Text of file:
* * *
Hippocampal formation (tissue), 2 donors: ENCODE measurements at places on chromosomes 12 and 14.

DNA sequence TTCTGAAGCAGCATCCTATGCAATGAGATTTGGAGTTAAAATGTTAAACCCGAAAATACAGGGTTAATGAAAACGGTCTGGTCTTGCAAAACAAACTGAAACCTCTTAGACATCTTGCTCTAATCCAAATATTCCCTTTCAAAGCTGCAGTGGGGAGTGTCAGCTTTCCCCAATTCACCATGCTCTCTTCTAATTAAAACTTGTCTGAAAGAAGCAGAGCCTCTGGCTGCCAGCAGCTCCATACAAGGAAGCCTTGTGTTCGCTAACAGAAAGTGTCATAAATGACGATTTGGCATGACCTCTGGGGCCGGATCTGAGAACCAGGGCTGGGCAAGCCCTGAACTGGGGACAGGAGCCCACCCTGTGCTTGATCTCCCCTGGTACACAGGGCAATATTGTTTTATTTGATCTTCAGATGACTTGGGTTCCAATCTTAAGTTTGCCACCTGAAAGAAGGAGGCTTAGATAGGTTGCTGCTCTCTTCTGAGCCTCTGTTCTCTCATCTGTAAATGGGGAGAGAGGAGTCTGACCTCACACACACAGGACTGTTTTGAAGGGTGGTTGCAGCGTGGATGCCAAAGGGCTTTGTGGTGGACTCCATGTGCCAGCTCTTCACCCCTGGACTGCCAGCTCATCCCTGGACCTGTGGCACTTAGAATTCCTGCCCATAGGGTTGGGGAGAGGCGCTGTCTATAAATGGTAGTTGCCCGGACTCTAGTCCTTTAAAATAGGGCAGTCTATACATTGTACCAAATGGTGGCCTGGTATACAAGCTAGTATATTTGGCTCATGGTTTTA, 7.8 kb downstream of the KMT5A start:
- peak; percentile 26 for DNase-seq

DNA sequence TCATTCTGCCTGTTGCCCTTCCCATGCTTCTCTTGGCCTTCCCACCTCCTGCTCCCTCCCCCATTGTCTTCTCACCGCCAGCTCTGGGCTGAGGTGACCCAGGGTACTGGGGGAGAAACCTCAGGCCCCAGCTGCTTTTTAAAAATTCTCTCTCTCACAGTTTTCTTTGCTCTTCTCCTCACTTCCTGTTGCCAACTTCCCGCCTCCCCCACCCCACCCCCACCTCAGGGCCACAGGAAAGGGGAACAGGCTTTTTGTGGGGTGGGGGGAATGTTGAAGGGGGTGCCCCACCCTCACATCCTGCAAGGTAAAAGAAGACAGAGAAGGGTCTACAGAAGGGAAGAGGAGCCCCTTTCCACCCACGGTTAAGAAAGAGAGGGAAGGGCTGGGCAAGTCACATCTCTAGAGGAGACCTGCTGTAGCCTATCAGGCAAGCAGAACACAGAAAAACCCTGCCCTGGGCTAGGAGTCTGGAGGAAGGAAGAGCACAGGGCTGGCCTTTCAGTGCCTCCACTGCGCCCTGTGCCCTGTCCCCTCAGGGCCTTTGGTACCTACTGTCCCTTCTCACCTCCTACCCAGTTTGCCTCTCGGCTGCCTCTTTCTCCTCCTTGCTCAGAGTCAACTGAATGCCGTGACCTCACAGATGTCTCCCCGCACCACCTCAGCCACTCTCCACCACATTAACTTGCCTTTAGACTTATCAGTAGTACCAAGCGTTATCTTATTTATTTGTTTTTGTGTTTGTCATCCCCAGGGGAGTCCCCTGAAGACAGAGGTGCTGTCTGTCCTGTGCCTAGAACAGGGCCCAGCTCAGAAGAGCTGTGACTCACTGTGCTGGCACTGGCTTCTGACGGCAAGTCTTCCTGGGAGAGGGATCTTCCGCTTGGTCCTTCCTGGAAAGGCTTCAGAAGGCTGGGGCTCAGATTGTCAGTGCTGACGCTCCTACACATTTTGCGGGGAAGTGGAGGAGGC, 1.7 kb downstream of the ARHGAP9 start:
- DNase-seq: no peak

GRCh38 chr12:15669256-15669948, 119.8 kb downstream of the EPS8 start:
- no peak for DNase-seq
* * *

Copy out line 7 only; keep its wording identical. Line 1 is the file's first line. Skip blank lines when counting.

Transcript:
- no peak for DNase-seq